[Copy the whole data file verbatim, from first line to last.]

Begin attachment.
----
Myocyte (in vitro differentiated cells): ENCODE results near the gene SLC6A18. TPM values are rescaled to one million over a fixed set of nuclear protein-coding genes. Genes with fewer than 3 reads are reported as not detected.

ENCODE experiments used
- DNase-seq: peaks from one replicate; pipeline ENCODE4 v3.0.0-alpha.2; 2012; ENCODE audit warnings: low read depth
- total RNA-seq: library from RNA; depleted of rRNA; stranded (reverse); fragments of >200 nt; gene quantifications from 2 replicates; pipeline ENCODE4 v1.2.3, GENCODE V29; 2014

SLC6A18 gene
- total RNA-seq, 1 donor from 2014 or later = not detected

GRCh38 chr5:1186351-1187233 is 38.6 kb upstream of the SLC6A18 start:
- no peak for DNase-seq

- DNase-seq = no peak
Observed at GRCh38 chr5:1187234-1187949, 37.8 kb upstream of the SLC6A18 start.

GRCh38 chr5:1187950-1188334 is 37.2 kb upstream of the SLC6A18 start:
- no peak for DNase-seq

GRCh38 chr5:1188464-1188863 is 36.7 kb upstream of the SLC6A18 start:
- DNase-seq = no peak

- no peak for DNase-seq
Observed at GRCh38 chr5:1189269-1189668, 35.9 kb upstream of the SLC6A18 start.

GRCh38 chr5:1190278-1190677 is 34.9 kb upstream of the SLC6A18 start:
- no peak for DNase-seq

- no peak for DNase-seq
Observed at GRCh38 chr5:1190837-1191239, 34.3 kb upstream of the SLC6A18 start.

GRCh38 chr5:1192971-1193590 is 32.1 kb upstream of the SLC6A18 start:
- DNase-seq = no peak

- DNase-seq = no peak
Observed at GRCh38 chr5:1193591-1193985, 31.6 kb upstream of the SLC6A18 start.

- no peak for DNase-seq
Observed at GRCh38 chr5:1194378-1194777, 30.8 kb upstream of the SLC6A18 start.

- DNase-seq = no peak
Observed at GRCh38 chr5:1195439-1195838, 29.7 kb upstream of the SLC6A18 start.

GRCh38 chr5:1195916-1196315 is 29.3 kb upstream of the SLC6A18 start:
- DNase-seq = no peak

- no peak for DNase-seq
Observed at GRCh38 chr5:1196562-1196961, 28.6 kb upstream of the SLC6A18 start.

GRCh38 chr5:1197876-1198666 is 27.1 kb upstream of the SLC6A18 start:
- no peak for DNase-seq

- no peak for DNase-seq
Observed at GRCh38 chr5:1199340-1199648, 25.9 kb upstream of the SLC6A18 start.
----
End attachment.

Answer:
Myocyte (in vitro differentiated cells): ENCODE results near the gene SLC6A18. TPM values are rescaled to one million over a fixed set of nuclear protein-coding genes. Genes with fewer than 3 reads are reported as not detected.

ENCODE experiments used
- DNase-seq: peaks from one replicate; pipeline ENCODE4 v3.0.0-alpha.2; 2012; ENCODE audit warnings: low read depth
- total RNA-seq: library from RNA; depleted of rRNA; stranded (reverse); fragments of >200 nt; gene quantifications from 2 replicates; pipeline ENCODE4 v1.2.3, GENCODE V29; 2014

SLC6A18 gene
- total RNA-seq, 1 donor from 2014 or later = not detected

GRCh38 chr5:1186351-1187233 is 38.6 kb upstream of the SLC6A18 start:
- no peak for DNase-seq

- DNase-seq = no peak
Observed at GRCh38 chr5:1187234-1187949, 37.8 kb upstream of the SLC6A18 start.

GRCh38 chr5:1187950-1188334 is 37.2 kb upstream of the SLC6A18 start:
- no peak for DNase-seq

GRCh38 chr5:1188464-1188863 is 36.7 kb upstream of the SLC6A18 start:
- DNase-seq = no peak

- no peak for DNase-seq
Observed at GRCh38 chr5:1189269-1189668, 35.9 kb upstream of the SLC6A18 start.

GRCh38 chr5:1190278-1190677 is 34.9 kb upstream of the SLC6A18 start:
- no peak for DNase-seq

- no peak for DNase-seq
Observed at GRCh38 chr5:1190837-1191239, 34.3 kb upstream of the SLC6A18 start.

GRCh38 chr5:1192971-1193590 is 32.1 kb upstream of the SLC6A18 start:
- DNase-seq = no peak

- DNase-seq = no peak
Observed at GRCh38 chr5:1193591-1193985, 31.6 kb upstream of the SLC6A18 start.

- no peak for DNase-seq
Observed at GRCh38 chr5:1194378-1194777, 30.8 kb upstream of the SLC6A18 start.

- DNase-seq = no peak
Observed at GRCh38 chr5:1195439-1195838, 29.7 kb upstream of the SLC6A18 start.

GRCh38 chr5:1195916-1196315 is 29.3 kb upstream of the SLC6A18 start:
- DNase-seq = no peak

- no peak for DNase-seq
Observed at GRCh38 chr5:1196562-1196961, 28.6 kb upstream of the SLC6A18 start.

GRCh38 chr5:1197876-1198666 is 27.1 kb upstream of the SLC6A18 start:
- no peak for DNase-seq

- no peak for DNase-seq
Observed at GRCh38 chr5:1199340-1199648, 25.9 kb upstream of the SLC6A18 start.